FOR IMMEDIATE RELEASE
November 16, 2015
SOA WATCH INCLUSIVE BILINGUAL LITURGY LED BY ROMAN CATHOLIC PRIESTS OF BOTH GENDERS UNITES AMERICAS AND CELEBRATES 25 YEARS OF JUSTICE-MAKING
Fr. Roy Bourgeois, 706-682-5369
On Saturday, November 21, 2015 a bilingual inclusive liturgy led by Roman Catholic priests of both genders will take place during the 25th School of the Americas Watch gathering at the gates of Ft. Benning in Columbus, GA. The Eucharist will begin at 4 p.m. in the Sycamore Room of the Columbus Convention Center. It is part of the weekend events for justice that begin with bilingual workshops on Friday, November 20th and a march on Saturday to the Stewart Detention Center in Lumpkin, GA. It ends on Sunday with a solemn procession and litany as participants hold up white crosses with the names of those killed by soldiers trained at the SOA.
“As women priests we are making the connections between oppression of women in our religion and violence toward women and their children in our world,” said Sevre-Duszynska, a former SOA Prisoner of Conscience who has been a priest for seven years.
Fr. Roy Bourgeois who founded the School of the Americas Watch in 1990 participated in her ordination on August 9, 2008 in Lexington, Kentucky and gave a prophetic homily in support of women priests. Because he refused to recant his support of women priests, he was excommunicated by the Vatican and thrown out of the Maryknolls. A former Naval Officer and Maryknoll priest for 38 years, he spent his first five life-changing years as a priest with the poor in Bolivia.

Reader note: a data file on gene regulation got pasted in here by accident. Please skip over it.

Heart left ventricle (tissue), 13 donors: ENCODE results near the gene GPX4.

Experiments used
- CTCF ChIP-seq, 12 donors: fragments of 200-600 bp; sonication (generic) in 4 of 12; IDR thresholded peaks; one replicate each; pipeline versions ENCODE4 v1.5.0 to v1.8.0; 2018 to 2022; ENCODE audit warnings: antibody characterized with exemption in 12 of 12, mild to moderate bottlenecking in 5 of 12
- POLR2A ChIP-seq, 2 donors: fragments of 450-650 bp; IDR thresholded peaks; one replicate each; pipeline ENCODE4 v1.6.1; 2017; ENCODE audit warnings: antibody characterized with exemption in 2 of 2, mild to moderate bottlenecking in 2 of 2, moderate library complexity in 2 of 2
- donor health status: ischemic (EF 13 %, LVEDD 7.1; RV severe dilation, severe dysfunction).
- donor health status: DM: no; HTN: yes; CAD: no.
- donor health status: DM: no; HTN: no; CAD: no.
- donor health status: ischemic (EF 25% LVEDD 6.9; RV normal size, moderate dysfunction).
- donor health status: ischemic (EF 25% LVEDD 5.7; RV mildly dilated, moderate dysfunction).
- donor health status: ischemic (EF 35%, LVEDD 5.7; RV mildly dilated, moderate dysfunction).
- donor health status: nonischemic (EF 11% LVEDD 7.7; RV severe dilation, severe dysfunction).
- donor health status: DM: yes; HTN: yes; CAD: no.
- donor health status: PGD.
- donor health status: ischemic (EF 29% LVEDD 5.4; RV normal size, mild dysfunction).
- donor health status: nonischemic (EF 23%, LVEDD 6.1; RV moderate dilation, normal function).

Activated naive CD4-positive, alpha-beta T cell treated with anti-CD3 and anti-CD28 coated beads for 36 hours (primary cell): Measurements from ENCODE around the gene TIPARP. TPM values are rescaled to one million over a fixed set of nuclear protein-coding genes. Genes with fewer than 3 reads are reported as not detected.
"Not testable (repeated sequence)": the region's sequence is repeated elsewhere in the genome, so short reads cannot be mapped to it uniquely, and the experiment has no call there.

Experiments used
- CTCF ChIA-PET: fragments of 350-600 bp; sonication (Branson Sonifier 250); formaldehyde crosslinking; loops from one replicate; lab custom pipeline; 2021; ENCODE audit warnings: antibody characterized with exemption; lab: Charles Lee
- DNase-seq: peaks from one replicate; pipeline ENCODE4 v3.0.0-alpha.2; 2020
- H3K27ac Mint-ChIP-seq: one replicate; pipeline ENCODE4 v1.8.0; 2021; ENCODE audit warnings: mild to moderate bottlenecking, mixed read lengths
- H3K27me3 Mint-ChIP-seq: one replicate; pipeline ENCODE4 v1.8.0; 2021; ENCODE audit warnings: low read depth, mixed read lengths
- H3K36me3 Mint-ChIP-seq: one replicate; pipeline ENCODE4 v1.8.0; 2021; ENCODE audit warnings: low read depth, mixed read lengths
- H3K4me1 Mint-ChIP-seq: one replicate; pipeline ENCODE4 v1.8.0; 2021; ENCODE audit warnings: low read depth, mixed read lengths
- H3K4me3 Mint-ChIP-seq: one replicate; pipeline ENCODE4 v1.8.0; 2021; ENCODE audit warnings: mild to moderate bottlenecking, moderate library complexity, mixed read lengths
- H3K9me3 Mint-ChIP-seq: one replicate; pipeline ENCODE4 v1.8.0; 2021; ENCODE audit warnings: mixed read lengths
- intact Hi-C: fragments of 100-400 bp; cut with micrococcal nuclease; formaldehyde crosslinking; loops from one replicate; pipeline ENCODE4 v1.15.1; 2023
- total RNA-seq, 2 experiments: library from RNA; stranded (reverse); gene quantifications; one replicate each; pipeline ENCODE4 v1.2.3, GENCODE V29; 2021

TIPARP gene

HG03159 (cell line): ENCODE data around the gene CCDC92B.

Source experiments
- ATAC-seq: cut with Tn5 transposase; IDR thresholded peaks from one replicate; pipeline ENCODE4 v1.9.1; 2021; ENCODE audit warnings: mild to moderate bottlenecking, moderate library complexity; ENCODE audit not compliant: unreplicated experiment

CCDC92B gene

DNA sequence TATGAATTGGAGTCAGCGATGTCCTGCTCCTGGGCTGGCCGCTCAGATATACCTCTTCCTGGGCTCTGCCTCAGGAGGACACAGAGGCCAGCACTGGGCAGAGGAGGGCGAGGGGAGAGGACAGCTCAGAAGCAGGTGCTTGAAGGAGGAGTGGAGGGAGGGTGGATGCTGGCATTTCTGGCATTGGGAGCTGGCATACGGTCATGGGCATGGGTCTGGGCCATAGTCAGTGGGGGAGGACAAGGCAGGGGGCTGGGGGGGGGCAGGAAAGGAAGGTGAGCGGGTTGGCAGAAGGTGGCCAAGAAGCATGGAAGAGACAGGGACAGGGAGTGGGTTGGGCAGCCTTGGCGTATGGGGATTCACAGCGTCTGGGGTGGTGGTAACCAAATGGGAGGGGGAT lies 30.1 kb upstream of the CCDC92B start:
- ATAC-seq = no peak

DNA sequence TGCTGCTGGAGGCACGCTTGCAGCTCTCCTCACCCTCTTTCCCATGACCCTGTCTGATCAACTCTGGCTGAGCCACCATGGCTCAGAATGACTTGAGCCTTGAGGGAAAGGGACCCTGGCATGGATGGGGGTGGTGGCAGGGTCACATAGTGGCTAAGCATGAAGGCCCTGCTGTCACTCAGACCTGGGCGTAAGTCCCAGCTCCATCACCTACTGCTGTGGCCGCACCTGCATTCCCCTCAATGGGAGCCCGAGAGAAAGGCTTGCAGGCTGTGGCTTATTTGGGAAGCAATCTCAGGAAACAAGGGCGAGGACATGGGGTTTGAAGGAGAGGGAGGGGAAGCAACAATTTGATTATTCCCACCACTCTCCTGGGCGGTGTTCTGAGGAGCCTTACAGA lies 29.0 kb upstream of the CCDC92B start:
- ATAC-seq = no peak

“Who are we as priests to say that our call as men is valid but theirs as women is not?” asks Fr. Roy Bourgeois.
The SOA is a combat training school for Latin American soldiers who have consistently used their skills to wage a war against their own people. More than 300 people have spent more than a total of 100 years in federal prison for nonviolent civil disobedience to shut it down. The annual SOA Watch vigil held the weekend before Thanksgiving has been the largest gathering of peace activists in the world.
Cuban-born Deacon Silvia Brandon-Perez from the East Bay in California will give the homily. She and musician Charlie King will lead the community in song.
“The only way we are going to have peace in the world is to stop engaging in violence and militarization,” she said. “Our streets are no longer safe, and most of the violence is coming from those who have sworn to protect the people. Governments, including our own in the U.S., create situations of violence and unrest throughout the world, both by actual violence and by economic violence, which in turn breeds more violence that turns into terrorist attacks. It is time to turn swords into plowshares.”
The Association of Roman Catholic Women Priests recently ordained Olga Lucia Alvarez of Colombia the first Latin American woman bishop.
The theme of this year’s Eucharist sponsored by the Progressive Catholic Coalition is “Solidarity with the living martyrs of Latin America, Palestine and the whole wide world seeking justice.”